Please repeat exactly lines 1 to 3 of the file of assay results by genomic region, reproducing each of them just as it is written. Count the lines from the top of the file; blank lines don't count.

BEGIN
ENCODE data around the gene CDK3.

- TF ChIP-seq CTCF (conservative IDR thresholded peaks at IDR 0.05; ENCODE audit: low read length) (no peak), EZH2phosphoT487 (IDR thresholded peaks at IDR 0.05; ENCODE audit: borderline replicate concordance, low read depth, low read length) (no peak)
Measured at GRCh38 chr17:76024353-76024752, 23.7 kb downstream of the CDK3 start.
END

ENCODE data around the gene CDK3.

- TF ChIP-seq CTCF (conservative IDR thresholded peaks at IDR 0.05; ENCODE audit: low read length) (no peak), EZH2phosphoT487 (IDR thresholded peaks at IDR 0.05; ENCODE audit: borderline replicate concordance, low read depth, low read length) (no peak)
Measured at GRCh38 chr17:76024353-76024752, 23.7 kb downstream of the CDK3 start.